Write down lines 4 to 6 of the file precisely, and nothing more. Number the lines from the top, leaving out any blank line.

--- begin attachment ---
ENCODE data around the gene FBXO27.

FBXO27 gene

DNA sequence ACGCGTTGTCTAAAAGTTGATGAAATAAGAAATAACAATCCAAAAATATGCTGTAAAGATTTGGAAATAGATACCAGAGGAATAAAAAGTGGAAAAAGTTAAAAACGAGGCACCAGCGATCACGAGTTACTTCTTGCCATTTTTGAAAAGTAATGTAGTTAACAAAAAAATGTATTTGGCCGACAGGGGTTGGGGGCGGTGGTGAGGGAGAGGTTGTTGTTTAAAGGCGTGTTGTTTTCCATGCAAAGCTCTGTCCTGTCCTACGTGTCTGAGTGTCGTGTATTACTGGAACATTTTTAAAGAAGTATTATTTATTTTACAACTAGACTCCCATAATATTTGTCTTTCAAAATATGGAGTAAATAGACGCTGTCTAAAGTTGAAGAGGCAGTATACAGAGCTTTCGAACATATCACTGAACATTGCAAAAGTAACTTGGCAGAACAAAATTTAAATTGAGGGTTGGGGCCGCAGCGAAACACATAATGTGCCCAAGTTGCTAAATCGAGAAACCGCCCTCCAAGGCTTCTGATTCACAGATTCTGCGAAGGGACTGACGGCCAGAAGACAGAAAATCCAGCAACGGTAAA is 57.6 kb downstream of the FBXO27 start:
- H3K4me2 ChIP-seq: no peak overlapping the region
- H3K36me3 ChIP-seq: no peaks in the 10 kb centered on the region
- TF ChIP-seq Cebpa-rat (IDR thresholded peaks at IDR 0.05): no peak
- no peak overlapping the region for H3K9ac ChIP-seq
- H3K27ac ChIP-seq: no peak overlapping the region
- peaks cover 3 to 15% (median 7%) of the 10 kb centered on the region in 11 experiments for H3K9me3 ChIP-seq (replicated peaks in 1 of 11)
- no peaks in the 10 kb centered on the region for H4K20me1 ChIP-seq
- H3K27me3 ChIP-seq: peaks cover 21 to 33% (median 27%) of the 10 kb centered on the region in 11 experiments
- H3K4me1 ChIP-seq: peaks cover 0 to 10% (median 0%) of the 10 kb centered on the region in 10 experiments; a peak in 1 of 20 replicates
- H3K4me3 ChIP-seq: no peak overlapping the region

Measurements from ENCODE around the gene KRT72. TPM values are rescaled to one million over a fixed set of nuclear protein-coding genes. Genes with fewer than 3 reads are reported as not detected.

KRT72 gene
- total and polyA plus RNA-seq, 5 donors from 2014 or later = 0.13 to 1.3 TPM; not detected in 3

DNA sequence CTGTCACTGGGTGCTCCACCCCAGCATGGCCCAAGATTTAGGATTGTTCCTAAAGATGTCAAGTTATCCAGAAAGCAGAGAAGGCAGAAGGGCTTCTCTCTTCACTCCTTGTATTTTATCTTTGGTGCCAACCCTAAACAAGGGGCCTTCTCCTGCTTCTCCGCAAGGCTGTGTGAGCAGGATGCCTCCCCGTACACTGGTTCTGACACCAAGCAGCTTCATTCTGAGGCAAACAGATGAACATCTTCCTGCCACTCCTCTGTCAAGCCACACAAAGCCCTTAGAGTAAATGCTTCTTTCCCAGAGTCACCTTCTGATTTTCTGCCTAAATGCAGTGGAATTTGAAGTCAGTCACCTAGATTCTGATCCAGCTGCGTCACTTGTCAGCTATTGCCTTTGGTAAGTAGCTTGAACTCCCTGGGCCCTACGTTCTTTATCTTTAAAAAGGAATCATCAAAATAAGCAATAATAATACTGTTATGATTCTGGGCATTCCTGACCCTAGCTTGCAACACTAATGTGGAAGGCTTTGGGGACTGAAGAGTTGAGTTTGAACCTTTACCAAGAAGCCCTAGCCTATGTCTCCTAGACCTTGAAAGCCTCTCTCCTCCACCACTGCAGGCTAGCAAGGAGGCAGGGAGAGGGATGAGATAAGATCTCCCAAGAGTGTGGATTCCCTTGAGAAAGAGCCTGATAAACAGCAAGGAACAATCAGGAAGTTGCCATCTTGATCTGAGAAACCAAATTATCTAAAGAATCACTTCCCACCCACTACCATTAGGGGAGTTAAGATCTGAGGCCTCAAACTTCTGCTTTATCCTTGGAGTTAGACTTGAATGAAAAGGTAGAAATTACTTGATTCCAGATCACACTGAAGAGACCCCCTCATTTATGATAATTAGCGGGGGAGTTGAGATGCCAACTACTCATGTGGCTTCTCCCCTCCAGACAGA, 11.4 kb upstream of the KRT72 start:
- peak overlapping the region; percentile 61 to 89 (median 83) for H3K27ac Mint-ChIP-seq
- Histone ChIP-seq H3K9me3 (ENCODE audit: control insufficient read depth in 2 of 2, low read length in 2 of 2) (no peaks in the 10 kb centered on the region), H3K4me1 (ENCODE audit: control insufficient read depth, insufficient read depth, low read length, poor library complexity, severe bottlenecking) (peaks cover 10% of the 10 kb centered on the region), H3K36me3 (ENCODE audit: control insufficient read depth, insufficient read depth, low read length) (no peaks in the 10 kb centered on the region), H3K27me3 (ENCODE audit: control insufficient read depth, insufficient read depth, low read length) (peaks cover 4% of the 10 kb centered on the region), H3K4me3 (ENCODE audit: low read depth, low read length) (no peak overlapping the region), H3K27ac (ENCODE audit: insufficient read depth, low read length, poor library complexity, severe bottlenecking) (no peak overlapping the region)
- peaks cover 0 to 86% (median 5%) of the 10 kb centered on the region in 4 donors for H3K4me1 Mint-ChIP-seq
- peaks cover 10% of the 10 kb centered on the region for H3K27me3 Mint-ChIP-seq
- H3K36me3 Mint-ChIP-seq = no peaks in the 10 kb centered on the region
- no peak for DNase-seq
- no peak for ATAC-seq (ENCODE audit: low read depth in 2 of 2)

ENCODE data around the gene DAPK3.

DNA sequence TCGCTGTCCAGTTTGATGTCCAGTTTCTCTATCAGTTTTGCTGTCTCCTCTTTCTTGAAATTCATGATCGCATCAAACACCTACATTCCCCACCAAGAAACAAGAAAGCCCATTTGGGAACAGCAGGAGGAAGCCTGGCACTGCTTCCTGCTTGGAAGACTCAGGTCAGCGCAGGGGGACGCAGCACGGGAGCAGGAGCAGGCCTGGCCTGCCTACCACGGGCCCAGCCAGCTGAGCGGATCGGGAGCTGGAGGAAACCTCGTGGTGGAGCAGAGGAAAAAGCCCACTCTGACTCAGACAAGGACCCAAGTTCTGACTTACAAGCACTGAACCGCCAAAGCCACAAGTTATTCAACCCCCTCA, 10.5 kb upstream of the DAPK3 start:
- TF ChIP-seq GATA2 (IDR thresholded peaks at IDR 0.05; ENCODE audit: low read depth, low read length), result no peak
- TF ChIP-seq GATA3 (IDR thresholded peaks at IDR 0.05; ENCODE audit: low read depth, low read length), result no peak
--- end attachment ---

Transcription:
- H3K4me2 ChIP-seq: no peak overlapping the region
- H3K36me3 ChIP-seq: no peaks in the 10 kb centered on the region
- TF ChIP-seq Cebpa-rat (IDR thresholded peaks at IDR 0.05): no peak